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We took many nature walking tours on Espanola. Our first stop was a beach full of lounging sea lions. Then we walked through piles of marine iguanas – never want to be that close to iguanas again if I can help it – to find one of the largest flying birds in the world…the albatross. We got to witness the albatross mating ritual, which was really fascinating. Our final stop lead us to some blue-footed boobies. These are marine birds that are known for their blue feet, hence the name. We got to see some babies that just look like little cotton balls – so adorable.

Champion Island

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We took smaller rafts around Champion Island to get a better visual of some of the water animals. The highlight was seeing penguins. After the rafting tour, we went snorkeling with all the amazing fish, penguins, and sea lions that like to play with you in the water.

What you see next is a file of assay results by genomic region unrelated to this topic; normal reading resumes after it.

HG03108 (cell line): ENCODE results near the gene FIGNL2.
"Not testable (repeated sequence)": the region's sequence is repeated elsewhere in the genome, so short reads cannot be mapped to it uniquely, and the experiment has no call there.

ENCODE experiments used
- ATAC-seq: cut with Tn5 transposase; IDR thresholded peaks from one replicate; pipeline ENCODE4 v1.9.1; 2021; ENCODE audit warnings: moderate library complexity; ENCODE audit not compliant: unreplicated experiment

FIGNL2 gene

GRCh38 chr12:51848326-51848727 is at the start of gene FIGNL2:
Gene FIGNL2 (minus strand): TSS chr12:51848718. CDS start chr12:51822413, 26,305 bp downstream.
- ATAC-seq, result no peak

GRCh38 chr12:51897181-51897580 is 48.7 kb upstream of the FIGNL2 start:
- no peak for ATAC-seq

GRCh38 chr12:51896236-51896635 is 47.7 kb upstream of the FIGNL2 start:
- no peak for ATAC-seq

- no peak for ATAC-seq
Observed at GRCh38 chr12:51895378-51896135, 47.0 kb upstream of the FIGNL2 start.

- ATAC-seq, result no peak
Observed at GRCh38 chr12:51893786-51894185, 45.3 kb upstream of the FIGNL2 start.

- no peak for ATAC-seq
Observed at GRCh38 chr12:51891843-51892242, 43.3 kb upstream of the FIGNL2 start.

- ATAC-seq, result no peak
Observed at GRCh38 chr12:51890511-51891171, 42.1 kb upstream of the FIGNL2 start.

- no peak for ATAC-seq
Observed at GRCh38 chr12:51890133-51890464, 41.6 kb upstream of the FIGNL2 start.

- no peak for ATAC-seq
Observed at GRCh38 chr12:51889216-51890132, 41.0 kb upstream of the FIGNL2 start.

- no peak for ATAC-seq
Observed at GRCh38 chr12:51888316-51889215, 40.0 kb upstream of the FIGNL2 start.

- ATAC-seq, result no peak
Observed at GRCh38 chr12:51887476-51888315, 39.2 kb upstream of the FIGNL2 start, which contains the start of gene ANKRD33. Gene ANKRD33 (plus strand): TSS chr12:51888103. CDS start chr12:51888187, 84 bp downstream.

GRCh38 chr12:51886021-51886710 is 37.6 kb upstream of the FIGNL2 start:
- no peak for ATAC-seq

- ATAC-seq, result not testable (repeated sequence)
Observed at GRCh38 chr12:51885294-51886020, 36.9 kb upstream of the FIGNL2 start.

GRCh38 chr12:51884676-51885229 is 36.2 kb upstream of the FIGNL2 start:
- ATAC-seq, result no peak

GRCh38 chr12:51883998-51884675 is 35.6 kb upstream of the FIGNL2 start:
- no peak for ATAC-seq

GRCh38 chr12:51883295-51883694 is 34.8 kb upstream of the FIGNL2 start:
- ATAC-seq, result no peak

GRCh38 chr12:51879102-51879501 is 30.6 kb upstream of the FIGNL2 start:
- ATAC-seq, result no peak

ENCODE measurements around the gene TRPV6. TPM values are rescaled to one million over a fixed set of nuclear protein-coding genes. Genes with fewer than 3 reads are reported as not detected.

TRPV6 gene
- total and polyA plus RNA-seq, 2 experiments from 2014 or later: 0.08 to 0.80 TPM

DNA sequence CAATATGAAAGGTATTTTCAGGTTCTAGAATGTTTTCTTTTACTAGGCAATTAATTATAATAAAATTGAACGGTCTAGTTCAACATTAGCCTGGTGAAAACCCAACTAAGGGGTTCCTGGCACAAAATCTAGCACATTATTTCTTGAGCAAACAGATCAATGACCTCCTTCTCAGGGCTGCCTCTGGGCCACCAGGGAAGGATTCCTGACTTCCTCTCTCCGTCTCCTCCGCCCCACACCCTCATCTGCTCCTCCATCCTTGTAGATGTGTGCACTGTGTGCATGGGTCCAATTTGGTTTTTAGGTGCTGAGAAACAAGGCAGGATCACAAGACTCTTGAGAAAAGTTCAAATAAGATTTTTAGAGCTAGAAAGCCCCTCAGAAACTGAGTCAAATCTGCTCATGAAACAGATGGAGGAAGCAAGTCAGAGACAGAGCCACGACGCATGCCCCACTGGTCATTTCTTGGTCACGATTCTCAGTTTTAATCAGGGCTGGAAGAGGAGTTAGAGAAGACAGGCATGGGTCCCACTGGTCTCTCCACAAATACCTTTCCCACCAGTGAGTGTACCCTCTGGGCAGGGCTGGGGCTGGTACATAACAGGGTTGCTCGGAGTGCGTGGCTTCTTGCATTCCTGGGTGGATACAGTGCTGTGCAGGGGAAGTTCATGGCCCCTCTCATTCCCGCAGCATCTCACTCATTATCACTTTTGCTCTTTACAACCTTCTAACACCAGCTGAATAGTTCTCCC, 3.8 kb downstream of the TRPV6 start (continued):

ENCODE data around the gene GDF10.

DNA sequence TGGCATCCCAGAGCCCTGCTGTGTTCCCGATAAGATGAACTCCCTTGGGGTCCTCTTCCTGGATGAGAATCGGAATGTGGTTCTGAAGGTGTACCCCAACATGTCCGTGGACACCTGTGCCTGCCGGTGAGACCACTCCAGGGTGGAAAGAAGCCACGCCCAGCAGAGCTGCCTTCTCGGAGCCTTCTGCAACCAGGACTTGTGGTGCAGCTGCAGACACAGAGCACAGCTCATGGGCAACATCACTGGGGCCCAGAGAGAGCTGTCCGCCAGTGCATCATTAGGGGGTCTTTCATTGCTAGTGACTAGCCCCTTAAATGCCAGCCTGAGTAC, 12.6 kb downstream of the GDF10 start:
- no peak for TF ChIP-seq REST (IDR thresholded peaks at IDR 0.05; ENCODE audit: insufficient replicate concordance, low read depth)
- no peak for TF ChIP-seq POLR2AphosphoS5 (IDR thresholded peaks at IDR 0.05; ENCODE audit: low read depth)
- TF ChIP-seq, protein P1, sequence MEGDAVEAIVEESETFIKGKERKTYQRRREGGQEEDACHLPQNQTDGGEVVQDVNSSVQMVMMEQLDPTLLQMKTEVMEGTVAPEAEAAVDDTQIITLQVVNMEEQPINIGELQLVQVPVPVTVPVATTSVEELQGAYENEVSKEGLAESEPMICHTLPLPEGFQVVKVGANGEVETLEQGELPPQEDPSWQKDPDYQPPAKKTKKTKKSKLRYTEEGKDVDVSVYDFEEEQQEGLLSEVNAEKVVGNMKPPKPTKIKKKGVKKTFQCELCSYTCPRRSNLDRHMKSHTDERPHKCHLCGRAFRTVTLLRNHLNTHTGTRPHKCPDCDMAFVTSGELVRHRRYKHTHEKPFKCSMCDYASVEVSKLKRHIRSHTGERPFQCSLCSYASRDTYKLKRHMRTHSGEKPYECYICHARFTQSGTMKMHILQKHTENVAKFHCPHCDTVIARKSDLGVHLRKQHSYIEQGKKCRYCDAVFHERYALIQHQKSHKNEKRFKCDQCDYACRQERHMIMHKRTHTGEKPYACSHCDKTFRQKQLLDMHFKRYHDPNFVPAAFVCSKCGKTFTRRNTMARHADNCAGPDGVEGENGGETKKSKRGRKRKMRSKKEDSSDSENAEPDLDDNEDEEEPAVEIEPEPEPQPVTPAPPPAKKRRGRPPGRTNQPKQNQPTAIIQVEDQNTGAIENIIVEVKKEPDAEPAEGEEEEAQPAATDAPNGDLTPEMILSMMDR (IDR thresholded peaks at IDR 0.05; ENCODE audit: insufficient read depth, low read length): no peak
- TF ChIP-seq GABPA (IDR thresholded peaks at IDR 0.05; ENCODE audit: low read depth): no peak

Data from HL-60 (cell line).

Floreana Island

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On Floreana, we stopped to visit Old Post Office Bay. This post office box (which looks more like a barrel) has been there for hundreds of years. This postal system does not require stamps, you just leave cards for your family and friends and pick up other individuals’ cards who have addresses near you that you can hand deliver. This post office continues to operate just like this. We delivered cards and my family received their card as well.

Santa Cruz Island